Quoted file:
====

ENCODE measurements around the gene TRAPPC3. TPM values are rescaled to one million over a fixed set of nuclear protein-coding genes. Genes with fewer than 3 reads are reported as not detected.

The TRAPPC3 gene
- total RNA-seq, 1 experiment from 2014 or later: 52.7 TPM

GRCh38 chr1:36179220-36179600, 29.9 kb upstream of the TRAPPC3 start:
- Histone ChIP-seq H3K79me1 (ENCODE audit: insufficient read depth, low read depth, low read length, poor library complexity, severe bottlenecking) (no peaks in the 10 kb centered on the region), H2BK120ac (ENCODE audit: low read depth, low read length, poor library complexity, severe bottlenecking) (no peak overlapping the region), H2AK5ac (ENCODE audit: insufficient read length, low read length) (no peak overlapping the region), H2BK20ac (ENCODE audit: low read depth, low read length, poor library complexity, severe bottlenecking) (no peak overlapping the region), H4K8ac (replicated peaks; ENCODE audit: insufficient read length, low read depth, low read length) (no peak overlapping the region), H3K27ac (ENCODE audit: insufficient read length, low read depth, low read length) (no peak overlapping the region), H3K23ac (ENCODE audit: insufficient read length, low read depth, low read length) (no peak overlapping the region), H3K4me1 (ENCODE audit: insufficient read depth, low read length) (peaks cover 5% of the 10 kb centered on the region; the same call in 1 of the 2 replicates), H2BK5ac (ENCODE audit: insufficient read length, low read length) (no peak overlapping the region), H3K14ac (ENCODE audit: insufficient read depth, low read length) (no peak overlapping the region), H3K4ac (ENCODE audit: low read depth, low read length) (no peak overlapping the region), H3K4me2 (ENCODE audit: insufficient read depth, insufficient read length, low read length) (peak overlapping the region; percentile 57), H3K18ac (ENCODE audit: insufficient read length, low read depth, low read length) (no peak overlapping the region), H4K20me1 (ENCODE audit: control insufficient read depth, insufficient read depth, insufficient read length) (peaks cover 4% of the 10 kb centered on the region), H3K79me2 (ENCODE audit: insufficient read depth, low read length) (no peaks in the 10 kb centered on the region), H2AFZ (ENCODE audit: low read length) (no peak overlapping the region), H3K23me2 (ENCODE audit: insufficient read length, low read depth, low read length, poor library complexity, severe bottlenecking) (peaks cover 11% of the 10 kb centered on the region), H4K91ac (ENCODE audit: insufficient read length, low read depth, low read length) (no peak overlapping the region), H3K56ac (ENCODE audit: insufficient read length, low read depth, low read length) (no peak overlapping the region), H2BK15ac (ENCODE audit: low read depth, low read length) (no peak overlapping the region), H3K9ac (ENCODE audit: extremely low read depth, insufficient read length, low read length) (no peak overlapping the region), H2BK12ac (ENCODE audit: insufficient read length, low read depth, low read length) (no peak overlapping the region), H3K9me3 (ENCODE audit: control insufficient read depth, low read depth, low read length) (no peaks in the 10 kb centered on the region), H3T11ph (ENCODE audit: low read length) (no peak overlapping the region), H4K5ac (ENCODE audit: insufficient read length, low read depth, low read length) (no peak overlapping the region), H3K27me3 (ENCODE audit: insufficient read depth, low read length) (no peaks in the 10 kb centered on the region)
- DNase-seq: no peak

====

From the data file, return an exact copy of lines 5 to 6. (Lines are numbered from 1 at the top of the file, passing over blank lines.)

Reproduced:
- Histone ChIP-seq H3K79me1 (ENCODE audit: insufficient read depth, low read depth, low read length, poor library complexity, severe bottlenecking) (no peaks in the 10 kb centered on the region), H2BK120ac (ENCODE audit: low read depth, low read length, poor library complexity, severe bottlenecking) (no peak overlapping the region), H2AK5ac (ENCODE audit: insufficient read length, low read length) (no peak overlapping the region), H2BK20ac (ENCODE audit: low read depth, low read length, poor library complexity, severe bottlenecking) (no peak overlapping the region), H4K8ac (replicated peaks; ENCODE audit: insufficient read length, low read depth, low read length) (no peak overlapping the region), H3K27ac (ENCODE audit: insufficient read length, low read depth, low read length) (no peak overlapping the region), H3K23ac (ENCODE audit: insufficient read length, low read depth, low read length) (no peak overlapping the region), H3K4me1 (ENCODE audit: insufficient read depth, low read length) (peaks cover 5% of the 10 kb centered on the region; the same call in 1 of the 2 replicates), H2BK5ac (ENCODE audit: insufficient read length, low read length) (no peak overlapping the region), H3K14ac (ENCODE audit: insufficient read depth, low read length) (no peak overlapping the region), H3K4ac (ENCODE audit: low read depth, low read length) (no peak overlapping the region), H3K4me2 (ENCODE audit: insufficient read depth, insufficient read length, low read length) (peak overlapping the region; percentile 57), H3K18ac (ENCODE audit: insufficient read length, low read depth, low read length) (no peak overlapping the region), H4K20me1 (ENCODE audit: control insufficient read depth, insufficient read depth, insufficient read length) (peaks cover 4% of the 10 kb centered on the region), H3K79me2 (ENCODE audit: insufficient read depth, low read length) (no peaks in the 10 kb centered on the region), H2AFZ (ENCODE audit: low read length) (no peak overlapping the region), H3K23me2 (ENCODE audit: insufficient read length, low read depth, low read length, poor library complexity, severe bottlenecking) (peaks cover 11% of the 10 kb centered on the region), H4K91ac (ENCODE audit: insufficient read length, low read depth, low read length) (no peak overlapping the region), H3K56ac (ENCODE audit: insufficient read length, low read depth, low read length) (no peak overlapping the region), H2BK15ac (ENCODE audit: low read depth, low read length) (no peak overlapping the region), H3K9ac (ENCODE audit: extremely low read depth, insufficient read length, low read length) (no peak overlapping the region), H2BK12ac (ENCODE audit: insufficient read length, low read depth, low read length) (no peak overlapping the region), H3K9me3 (ENCODE audit: control insufficient read depth, low read depth, low read length) (no peaks in the 10 kb centered on the region), H3T11ph (ENCODE audit: low read length) (no peak overlapping the region), H4K5ac (ENCODE audit: insufficient read length, low read depth, low read length) (no peak overlapping the region), H3K27me3 (ENCODE audit: insufficient read depth, low read length) (no peaks in the 10 kb centered on the region)
- DNase-seq: no peak